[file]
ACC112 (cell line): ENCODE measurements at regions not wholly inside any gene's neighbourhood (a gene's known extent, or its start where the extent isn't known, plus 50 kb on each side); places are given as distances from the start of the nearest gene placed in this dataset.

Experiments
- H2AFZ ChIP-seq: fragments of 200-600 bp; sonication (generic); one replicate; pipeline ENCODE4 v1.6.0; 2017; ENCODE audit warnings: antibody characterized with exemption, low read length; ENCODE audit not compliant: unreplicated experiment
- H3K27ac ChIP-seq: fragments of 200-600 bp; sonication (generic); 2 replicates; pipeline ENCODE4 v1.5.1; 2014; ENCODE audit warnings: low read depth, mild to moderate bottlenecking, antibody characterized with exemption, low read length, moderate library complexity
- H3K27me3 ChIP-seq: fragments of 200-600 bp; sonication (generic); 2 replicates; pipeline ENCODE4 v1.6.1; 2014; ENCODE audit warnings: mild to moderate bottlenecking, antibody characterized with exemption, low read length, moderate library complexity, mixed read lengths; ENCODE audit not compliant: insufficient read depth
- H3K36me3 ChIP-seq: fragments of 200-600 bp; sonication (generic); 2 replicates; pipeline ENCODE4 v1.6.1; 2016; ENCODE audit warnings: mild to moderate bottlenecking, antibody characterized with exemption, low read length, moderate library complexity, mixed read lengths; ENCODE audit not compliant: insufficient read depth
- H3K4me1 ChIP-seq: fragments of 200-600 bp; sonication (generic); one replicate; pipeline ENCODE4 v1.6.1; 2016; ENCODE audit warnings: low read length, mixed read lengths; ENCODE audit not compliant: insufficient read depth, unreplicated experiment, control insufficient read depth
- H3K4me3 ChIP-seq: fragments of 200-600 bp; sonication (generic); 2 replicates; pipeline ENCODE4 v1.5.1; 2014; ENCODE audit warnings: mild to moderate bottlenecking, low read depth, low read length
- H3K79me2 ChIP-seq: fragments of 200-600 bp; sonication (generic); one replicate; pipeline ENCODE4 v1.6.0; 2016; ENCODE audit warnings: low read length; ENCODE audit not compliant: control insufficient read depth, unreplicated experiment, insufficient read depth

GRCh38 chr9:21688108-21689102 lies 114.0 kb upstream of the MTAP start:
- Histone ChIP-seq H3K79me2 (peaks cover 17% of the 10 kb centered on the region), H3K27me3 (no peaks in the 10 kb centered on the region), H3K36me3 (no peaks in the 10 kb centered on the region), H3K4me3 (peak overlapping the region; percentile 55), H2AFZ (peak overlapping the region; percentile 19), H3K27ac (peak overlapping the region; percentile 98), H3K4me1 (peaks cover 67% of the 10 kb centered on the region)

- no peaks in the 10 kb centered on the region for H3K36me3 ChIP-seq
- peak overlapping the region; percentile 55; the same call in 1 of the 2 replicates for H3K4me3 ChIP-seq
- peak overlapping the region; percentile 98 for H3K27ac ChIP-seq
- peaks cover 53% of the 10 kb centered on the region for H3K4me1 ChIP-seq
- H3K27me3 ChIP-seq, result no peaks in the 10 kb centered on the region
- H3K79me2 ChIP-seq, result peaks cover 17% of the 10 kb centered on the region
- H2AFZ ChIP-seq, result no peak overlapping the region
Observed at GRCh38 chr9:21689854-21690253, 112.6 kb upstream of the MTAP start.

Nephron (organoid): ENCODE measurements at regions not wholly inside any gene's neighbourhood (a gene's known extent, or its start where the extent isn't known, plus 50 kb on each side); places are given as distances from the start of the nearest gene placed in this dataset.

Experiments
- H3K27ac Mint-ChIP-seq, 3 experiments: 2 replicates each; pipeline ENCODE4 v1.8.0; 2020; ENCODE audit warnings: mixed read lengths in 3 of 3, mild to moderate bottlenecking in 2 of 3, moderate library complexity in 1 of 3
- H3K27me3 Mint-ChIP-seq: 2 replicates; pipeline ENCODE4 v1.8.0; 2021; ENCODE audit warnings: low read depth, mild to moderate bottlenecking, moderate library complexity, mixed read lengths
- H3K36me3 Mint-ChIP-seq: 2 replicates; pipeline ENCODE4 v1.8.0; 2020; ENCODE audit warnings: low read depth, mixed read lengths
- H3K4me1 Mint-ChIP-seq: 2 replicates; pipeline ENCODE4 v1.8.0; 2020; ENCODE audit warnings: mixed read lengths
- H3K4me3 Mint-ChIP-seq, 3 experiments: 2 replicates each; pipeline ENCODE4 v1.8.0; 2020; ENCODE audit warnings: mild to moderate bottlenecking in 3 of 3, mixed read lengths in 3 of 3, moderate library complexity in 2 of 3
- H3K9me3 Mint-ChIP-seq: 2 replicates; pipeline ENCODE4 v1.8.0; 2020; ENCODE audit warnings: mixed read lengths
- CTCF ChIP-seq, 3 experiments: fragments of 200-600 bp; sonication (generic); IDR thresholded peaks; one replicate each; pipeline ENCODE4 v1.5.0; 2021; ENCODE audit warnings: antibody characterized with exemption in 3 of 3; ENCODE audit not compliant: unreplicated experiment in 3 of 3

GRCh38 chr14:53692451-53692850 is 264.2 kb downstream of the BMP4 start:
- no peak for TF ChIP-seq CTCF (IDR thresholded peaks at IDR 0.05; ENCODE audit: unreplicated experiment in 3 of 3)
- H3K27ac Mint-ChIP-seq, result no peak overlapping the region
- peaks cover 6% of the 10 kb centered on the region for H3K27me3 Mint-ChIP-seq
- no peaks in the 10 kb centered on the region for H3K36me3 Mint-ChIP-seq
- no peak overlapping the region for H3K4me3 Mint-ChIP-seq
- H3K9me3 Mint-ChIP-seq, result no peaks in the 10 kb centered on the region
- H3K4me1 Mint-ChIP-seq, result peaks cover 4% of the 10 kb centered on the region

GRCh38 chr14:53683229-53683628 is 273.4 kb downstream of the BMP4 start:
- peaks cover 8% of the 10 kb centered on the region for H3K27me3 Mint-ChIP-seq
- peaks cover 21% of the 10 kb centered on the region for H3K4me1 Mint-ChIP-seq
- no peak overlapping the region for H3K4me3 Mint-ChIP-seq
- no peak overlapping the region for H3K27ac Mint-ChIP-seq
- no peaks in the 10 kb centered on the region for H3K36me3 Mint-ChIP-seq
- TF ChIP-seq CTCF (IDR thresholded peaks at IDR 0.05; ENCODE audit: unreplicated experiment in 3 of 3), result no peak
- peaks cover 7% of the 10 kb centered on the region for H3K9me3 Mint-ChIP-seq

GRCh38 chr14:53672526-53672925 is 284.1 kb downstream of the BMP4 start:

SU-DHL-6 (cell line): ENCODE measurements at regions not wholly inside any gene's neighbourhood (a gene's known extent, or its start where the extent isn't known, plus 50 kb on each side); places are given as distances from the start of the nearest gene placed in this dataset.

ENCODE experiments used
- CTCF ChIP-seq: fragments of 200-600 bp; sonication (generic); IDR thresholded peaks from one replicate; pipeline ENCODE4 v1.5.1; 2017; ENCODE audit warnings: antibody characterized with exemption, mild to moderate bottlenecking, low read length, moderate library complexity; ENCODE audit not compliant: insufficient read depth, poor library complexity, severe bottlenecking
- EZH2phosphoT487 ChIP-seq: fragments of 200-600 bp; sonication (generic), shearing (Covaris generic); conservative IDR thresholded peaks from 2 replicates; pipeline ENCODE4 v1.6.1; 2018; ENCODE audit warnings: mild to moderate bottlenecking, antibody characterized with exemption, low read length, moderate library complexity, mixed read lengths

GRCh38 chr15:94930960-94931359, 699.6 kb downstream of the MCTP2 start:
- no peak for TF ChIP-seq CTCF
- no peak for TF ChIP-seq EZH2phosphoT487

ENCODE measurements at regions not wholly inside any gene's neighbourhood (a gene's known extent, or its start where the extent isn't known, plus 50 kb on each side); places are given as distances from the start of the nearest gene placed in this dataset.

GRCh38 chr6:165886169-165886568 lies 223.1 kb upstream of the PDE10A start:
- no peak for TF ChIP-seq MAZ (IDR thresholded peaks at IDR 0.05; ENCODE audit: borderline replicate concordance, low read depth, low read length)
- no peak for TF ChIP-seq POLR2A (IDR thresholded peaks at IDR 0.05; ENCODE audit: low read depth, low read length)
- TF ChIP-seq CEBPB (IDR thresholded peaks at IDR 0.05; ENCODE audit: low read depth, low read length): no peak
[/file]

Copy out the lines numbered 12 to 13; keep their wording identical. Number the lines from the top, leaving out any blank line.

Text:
- no peaks in the 10 kb centered on the region for H3K36me3 ChIP-seq
- peak overlapping the region; percentile 55; the same call in 1 of the 2 replicates for H3K4me3 ChIP-seq